Monday, August 12, 2013

Growing Up Is Hard, Scary, Painful, and Worth It (Uglies)

I resisted reading this book for so long, and now that I have, I can say with complete clarity that past me is an idiot.

Seriously, though, I first ran into the series when it was published in 2005. I was working in a local library at the time, and trawling the young adult fiction for new reading material (less weird, as back then I was a young adult myself, or at least closer to it) was one of my favorite things to do when the library was quiet. Or quieter than a library usually is. You know what I mean.

Anyway, I didn’t want to read it. It looked like the worst kind of young adult trash. All hyped up, ubersexualized, and obsessed with appearances.

So maybe me eight years ago was a little slow on the uptake and kind of missed what the book was actually about. It happens.

Fast forward to last week, when I was yet again stalking through my local library (seriously, browsing is not a strong enough word for what I do there), and I spotted about fifteen copies of the book on the young adult “Best Reads” shelf.

And I picked one up. I know. Gasp.

Okay, so that story could have been a lot more dramatic, but that’s pretty much all there is to the tale, sadly. I didn’t pick this book up for eight years, even knowing that it was extremely popular and pre-dated a lot of books I’ve loved from this genre (like Hunger Games and Matched) and even some I hate (Twilight and anything by PC Cast). I was wrong, and I would like to apologize for that now.

Because as it turns out, Uglies? Kind of an awesome freaking book.

The first book in the series of the same name by Scott Westerfeld, Uglies is a story about the awkwardness of being a teenager, growing up, first love, and, that most universal of plots, accidentally betraying the anti-cosmetic surgery movement you’ve come to love and having to save everyone via hoverboard rescue and elective surgery.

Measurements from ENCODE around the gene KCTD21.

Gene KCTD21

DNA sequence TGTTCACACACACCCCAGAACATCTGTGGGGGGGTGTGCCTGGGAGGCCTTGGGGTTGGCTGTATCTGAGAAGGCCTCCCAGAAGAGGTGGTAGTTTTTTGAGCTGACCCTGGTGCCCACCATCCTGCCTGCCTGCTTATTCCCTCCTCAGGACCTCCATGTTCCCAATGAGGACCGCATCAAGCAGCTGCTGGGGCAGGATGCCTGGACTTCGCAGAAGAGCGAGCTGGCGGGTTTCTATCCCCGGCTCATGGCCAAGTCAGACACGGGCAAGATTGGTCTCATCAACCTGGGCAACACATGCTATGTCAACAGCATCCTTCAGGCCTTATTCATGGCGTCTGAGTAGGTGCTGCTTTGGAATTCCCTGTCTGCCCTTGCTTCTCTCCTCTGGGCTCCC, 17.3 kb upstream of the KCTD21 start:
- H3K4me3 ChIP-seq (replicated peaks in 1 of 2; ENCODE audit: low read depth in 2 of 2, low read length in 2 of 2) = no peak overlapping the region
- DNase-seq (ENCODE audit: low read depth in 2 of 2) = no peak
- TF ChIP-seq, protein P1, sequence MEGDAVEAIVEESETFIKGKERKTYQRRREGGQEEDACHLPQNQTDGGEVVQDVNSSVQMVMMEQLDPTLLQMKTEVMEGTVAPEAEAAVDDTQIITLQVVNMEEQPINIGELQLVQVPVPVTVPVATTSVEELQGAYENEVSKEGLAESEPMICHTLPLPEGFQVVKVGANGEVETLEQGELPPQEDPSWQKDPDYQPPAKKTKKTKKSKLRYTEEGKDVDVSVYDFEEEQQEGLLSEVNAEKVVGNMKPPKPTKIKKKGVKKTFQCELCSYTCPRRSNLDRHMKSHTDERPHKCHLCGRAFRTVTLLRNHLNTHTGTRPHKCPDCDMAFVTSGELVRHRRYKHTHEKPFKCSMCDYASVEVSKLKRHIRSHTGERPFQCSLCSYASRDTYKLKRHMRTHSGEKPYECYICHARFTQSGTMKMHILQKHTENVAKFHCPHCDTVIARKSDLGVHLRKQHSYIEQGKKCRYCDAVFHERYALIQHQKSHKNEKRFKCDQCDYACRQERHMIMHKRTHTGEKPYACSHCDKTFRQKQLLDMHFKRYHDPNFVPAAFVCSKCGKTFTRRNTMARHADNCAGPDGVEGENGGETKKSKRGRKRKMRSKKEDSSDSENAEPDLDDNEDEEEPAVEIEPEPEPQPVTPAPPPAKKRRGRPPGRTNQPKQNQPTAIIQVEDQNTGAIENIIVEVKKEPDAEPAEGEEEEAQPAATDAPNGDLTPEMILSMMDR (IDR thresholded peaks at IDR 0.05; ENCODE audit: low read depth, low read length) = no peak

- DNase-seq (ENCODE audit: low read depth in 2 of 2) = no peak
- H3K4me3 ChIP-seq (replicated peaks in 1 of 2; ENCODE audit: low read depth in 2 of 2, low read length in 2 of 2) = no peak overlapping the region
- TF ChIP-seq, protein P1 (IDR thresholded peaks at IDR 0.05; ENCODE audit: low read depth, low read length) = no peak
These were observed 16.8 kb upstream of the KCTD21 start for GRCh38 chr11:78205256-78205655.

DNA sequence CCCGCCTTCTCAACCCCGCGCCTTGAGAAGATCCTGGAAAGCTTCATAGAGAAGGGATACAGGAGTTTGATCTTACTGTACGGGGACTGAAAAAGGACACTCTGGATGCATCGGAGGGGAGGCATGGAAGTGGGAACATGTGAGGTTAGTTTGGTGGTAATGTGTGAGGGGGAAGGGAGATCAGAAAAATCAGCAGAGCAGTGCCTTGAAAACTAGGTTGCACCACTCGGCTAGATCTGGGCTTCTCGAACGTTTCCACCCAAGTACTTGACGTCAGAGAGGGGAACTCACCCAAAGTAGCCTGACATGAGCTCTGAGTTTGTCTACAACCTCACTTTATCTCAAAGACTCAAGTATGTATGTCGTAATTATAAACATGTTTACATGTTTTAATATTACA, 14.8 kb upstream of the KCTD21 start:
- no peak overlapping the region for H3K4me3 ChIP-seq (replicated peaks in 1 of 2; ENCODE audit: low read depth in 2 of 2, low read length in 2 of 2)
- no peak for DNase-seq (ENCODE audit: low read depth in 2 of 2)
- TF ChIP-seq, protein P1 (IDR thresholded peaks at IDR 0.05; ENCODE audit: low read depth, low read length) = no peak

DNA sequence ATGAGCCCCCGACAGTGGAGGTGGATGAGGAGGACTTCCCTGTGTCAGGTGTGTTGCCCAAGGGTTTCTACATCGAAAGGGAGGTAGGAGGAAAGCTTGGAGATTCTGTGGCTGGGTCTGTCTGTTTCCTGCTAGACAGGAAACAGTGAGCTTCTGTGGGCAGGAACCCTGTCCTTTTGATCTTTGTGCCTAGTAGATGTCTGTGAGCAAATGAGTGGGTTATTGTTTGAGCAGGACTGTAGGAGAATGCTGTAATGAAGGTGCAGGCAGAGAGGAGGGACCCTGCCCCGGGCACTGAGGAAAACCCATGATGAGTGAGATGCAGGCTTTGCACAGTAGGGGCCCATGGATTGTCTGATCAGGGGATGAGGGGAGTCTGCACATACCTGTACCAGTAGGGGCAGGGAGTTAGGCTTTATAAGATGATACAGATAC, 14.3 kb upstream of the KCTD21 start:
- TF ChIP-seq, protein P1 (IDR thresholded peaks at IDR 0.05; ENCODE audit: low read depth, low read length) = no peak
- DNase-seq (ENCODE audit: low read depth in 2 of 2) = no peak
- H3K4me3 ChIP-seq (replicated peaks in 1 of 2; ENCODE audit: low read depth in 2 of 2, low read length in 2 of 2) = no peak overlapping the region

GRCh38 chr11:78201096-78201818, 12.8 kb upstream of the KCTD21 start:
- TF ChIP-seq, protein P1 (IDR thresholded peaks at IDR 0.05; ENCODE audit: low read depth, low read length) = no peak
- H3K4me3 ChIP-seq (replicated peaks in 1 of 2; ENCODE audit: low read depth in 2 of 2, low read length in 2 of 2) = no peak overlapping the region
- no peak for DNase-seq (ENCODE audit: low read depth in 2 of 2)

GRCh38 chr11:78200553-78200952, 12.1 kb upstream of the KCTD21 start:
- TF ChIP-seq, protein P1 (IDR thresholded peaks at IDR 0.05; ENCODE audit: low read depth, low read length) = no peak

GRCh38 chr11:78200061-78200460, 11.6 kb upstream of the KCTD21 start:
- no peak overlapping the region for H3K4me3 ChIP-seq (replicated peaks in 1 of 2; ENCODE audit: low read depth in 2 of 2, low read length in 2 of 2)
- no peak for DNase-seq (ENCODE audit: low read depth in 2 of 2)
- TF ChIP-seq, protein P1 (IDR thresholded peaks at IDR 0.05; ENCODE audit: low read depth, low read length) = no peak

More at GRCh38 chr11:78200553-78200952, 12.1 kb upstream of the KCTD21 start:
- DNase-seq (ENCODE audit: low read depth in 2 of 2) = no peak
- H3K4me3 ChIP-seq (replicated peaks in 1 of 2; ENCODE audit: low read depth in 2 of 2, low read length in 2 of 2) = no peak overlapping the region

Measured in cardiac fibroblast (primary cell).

Yeah, so it’s a little unusual in the specifics, but the base of the story is pretty easy to get.

The main character here is Tally Youngblood, an ugly just a few months shy of her sixteenth birthday, when she’ll be able to get the surgery that turns her pretty. Being pretty is everything. Literally everything. If you aren’t pretty then you can’t get a job, can’t find a place to live – you don’t exist. And pretty is a very reductivist view of beauty: big eyes, small nose, perfect symmetry, not too much fat but not too little either. The same height. Everyone looks pretty much the same, but pretty.

Tally really wants the surgery. She’s been dreaming about it her whole life. Sure, she notices that new pretties are really empty headed and annoying, including her old best friend Peris, who now seems to barely recognize her, but whatever. It must be great to be pretty.

Here is the point where our heroine, who’s already shown that she likes to break the rules and can be a rebel when she wants to, meets a real rebel. Shay has the exact same birthday as Tally, which means they can hang out together their whole last summer as uglies without being afraid that one will abandon the other.

Only Shay doesn’t want to turn pretty. She starts to spout some weird ideas to Tally – ideas like not thinking you’re ugly just because everyone says you are. And the idea that there’s life outside of this (never named) city.

Tally, of course, resists, and this is where the central conflict of the book comes in. Shay runs away to join the Smoke, a resistance group that doesn’t believe in turning pretty, and Tally doesn’t. She’s no Katniss. She shows up for her surgery all excited, only to find that she’s not allowed. There’s a secret police (Special Circumstances), and they want to know what she knows about the Smoke. And of course, until she tells them she doesn’t get to be pretty.

But worse than that, she has to go to the Smoke herself.